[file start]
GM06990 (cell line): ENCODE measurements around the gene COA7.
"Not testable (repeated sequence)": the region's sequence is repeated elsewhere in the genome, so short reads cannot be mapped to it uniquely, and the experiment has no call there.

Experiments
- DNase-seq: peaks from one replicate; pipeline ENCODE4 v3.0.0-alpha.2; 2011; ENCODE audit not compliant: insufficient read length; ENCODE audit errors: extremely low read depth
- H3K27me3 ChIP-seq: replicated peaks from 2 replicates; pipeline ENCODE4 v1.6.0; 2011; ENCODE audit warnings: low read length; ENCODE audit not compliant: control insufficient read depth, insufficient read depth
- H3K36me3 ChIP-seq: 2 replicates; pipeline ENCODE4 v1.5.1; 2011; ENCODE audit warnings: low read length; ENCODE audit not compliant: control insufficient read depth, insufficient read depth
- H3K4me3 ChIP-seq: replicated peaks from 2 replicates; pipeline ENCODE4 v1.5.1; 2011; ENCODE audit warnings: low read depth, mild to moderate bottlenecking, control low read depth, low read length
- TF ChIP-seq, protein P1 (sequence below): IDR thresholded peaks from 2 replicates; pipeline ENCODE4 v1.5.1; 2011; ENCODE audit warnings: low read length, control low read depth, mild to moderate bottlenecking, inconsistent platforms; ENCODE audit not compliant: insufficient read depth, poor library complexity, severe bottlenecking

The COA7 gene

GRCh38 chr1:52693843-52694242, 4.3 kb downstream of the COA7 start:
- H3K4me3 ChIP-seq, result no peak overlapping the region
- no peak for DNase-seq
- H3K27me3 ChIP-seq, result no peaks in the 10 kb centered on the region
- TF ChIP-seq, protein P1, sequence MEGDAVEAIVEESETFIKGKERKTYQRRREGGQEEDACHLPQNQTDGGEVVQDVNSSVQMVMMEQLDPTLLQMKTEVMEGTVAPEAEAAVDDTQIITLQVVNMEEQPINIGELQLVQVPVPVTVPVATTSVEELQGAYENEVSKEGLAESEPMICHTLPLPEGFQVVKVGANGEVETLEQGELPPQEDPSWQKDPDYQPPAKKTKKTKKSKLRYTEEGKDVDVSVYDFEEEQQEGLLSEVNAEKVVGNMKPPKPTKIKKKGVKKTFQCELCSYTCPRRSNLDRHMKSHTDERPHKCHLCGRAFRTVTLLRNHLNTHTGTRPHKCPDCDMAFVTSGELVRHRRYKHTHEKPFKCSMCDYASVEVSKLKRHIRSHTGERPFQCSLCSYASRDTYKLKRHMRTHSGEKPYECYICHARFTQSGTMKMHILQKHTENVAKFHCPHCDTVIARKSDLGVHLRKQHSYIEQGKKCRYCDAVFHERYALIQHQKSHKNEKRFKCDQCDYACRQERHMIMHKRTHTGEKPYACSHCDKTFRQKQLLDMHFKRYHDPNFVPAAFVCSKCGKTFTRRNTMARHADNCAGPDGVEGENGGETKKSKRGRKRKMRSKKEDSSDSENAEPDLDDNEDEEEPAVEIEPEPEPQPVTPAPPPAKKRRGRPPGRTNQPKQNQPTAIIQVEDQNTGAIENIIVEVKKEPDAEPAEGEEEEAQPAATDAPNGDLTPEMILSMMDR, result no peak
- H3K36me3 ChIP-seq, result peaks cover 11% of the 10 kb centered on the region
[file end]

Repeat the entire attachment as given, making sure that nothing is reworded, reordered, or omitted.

GM06990 (cell line): ENCODE measurements around the gene COA7.
"Not testable (repeated sequence)": the region's sequence is repeated elsewhere in the genome, so short reads cannot be mapped to it uniquely, and the experiment has no call there.

Experiments
- DNase-seq: peaks from one replicate; pipeline ENCODE4 v3.0.0-alpha.2; 2011; ENCODE audit not compliant: insufficient read length; ENCODE audit errors: extremely low read depth
- H3K27me3 ChIP-seq: replicated peaks from 2 replicates; pipeline ENCODE4 v1.6.0; 2011; ENCODE audit warnings: low read length; ENCODE audit not compliant: control insufficient read depth, insufficient read depth
- H3K36me3 ChIP-seq: 2 replicates; pipeline ENCODE4 v1.5.1; 2011; ENCODE audit warnings: low read length; ENCODE audit not compliant: control insufficient read depth, insufficient read depth
- H3K4me3 ChIP-seq: replicated peaks from 2 replicates; pipeline ENCODE4 v1.5.1; 2011; ENCODE audit warnings: low read depth, mild to moderate bottlenecking, control low read depth, low read length
- TF ChIP-seq, protein P1 (sequence below): IDR thresholded peaks from 2 replicates; pipeline ENCODE4 v1.5.1; 2011; ENCODE audit warnings: low read length, control low read depth, mild to moderate bottlenecking, inconsistent platforms; ENCODE audit not compliant: insufficient read depth, poor library complexity, severe bottlenecking

The COA7 gene

GRCh38 chr1:52693843-52694242, 4.3 kb downstream of the COA7 start:
- H3K4me3 ChIP-seq, result no peak overlapping the region
- no peak for DNase-seq
- H3K27me3 ChIP-seq, result no peaks in the 10 kb centered on the region
- TF ChIP-seq, protein P1, sequence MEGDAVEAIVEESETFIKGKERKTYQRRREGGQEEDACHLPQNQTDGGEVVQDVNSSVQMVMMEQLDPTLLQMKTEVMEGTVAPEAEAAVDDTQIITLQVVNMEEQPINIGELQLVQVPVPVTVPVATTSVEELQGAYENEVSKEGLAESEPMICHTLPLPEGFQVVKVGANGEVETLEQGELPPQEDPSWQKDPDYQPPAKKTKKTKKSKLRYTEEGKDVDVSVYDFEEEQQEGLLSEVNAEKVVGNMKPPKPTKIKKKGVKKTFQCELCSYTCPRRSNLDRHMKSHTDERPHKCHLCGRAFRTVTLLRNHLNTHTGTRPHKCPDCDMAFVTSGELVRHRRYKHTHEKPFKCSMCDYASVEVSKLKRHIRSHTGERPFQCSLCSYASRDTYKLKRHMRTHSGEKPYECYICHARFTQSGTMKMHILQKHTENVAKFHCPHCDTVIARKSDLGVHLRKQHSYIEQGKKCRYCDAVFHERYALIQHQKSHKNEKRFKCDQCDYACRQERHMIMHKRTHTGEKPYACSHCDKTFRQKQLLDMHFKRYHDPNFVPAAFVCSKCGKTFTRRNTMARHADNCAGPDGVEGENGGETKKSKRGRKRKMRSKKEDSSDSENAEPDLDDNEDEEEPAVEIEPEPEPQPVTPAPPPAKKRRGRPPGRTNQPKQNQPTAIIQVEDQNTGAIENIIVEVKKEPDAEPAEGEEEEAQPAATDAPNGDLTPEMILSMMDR, result no peak
- H3K36me3 ChIP-seq, result peaks cover 11% of the 10 kb centered on the region